Date of Award

12-1991

Degree Name

Doctor of Education

Department

Educational Leadership, Research and Technology

First Advisor

Dr. Uldis Smidchens

Second Advisor

Dr. Patrick Jenlink

Third Advisor

Dr. Beverly Belson

Abstract

The purpose of this study was to investigate the extent of strategic planning in Michigan community colleges and to determine what effect the planning had on selected climate factors. The data on strategic planning were collected using a questionnaire developed by this investigator and validated by a panel of 15 national experts. The presidents and the next-in-charge when it came to strategic planning at all 29 Michigan community colleges formed the population for the strategic planning aspects of the study. Administrators from 6 of the 27 responding colleges formed the population for the climate investigation. The Work Environment Scale (WES) questionnaire (Moos & Insel, 1974) was used to collect climate data.

Twenty-four of the 27 responding colleges (88.8%) were engaged in strategic planning. Most colleges used strategic planning for the first time within the last 4 to 5 years. The colleges mainly chose to engage in strategic planning to improve an already good situation.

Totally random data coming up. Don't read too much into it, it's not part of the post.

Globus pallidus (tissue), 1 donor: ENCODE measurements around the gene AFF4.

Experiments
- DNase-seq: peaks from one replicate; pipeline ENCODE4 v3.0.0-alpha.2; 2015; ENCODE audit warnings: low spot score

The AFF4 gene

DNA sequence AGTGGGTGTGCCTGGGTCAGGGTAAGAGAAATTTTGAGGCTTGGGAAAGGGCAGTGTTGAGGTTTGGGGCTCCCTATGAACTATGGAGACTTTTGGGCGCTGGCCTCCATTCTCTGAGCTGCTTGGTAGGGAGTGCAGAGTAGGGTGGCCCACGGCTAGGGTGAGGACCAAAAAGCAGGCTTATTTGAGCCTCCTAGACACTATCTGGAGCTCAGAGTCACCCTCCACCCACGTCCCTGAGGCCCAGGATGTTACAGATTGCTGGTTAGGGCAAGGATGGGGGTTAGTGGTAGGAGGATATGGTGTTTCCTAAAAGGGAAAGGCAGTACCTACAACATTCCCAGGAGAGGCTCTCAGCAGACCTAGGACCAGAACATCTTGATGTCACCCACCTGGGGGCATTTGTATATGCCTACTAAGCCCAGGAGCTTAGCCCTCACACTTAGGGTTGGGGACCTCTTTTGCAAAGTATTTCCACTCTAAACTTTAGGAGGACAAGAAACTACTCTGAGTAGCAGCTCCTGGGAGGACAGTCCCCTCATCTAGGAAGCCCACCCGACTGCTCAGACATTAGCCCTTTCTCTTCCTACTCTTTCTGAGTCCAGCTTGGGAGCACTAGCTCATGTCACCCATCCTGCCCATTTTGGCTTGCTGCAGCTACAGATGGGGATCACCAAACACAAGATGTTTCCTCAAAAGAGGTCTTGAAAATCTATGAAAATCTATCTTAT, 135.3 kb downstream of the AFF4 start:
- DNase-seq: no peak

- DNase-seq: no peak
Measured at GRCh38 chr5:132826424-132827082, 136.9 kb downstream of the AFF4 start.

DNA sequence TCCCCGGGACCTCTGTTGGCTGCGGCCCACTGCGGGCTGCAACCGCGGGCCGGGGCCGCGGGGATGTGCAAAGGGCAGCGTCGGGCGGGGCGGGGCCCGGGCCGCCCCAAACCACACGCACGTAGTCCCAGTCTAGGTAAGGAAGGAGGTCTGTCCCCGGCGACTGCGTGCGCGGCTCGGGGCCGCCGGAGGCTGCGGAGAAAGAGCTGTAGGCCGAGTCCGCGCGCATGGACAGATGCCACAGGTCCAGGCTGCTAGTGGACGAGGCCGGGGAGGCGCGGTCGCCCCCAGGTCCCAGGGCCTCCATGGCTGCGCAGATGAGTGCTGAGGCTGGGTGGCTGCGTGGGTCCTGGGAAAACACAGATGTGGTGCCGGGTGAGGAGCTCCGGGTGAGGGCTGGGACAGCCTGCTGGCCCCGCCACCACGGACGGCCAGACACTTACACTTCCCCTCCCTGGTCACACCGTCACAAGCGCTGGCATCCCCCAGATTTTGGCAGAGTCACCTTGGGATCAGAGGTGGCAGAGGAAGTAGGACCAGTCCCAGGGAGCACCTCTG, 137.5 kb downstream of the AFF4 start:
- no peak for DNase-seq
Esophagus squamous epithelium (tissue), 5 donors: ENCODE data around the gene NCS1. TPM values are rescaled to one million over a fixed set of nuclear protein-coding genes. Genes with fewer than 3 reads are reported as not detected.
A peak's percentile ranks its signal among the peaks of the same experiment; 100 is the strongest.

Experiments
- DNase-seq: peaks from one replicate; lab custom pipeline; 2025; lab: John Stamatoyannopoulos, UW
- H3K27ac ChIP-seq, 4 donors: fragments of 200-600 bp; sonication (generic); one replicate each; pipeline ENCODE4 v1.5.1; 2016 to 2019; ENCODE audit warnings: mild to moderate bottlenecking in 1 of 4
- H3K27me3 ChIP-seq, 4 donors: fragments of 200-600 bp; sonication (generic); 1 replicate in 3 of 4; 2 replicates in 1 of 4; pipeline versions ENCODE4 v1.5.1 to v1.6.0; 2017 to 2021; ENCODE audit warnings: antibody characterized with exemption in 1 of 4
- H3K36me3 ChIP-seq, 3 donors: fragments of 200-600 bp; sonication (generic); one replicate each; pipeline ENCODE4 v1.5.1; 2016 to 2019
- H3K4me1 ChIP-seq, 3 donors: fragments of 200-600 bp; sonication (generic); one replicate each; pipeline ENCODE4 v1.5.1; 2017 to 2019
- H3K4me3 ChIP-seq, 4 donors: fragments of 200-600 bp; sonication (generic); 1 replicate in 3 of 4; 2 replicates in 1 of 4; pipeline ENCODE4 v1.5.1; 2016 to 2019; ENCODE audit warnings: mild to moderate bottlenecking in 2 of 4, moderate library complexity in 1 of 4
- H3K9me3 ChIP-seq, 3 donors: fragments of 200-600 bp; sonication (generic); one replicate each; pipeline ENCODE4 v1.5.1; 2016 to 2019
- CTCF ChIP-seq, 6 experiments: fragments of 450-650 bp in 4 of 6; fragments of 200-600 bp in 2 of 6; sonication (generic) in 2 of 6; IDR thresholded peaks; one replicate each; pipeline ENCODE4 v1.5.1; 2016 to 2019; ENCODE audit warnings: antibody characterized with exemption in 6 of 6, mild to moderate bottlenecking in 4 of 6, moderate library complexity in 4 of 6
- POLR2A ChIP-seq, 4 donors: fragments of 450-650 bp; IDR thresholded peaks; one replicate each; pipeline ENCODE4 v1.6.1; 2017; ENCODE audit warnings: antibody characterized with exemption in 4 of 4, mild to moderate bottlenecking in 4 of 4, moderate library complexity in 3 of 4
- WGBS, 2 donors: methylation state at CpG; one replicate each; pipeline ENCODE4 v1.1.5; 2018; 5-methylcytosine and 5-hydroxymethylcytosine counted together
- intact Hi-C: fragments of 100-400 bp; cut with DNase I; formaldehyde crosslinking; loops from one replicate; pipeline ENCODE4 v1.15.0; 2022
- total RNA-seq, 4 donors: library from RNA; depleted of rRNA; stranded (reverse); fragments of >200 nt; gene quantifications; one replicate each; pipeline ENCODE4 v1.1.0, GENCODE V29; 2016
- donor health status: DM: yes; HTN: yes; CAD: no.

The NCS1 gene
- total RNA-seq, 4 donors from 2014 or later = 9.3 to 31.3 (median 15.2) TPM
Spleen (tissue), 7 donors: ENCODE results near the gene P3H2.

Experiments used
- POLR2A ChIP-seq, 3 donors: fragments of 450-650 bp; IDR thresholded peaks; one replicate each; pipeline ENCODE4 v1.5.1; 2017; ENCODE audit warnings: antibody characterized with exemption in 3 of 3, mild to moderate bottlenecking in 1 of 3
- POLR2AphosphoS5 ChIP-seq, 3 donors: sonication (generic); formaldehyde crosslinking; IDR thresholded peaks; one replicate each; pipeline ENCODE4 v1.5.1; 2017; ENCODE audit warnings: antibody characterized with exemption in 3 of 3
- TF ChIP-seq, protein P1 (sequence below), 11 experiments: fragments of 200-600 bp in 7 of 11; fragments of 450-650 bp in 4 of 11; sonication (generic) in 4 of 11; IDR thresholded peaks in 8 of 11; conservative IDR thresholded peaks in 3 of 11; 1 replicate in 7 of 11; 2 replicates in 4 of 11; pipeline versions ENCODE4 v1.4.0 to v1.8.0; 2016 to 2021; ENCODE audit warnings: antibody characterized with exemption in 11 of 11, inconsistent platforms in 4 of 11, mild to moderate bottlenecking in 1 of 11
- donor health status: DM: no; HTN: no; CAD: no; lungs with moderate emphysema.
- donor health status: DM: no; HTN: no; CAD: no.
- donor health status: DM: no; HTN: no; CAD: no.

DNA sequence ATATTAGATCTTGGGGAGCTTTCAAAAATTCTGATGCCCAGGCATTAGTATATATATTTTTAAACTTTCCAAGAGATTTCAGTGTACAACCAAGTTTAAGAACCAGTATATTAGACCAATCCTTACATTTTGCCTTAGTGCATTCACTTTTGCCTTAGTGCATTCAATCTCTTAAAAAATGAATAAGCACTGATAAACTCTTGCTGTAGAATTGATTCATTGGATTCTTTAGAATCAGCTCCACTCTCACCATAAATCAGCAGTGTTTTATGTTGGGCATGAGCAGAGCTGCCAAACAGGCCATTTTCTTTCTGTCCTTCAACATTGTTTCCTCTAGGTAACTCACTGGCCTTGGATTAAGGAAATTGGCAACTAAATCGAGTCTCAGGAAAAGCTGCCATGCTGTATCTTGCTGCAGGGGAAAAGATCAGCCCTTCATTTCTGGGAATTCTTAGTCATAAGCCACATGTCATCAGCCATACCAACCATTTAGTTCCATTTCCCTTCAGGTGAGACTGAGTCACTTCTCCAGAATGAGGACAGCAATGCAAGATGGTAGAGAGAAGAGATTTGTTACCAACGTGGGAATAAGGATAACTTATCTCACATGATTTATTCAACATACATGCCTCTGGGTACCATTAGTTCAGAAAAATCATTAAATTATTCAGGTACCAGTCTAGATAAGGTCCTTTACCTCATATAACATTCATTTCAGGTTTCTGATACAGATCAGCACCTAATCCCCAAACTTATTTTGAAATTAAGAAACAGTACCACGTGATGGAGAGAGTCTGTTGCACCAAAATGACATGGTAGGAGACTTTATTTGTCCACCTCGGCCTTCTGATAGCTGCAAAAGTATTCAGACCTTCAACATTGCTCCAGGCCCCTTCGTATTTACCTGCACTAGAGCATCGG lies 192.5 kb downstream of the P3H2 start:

The characteristics of strategic planning showing a strong presence were: mission identification, external analyses, and goal identification and achievement. Characteristic areas showing a weak presence were: consideration of alternatives, culture analysis, improved community understanding, adequate resource allocation for plan implementation, and improvement of financial conditions.

No relationship was found between the size of a community college based on full-time equated enrollments and the existence of strategic planning. There was also no relationship found between the wealth of a community college and the extent of strategic planning.

The major problem community colleges in this study had with the strategic planning was a lack of time for the process. The major benefit reported was that strategic planning provided clarification of directions for change.

The scores for selected climate factors of colleges scoring high on the extent of strategic planning were compared to colleges scoring low. The results showed that there was no support for a relationship between the extent of strategic planning and the climate scores for the factors of task orientation, clarity, and involvement. There was a direct relationship between the extent of strategic planning and the climate factors of innovation and autonomy.

Access Setting

Dissertation-Open Access

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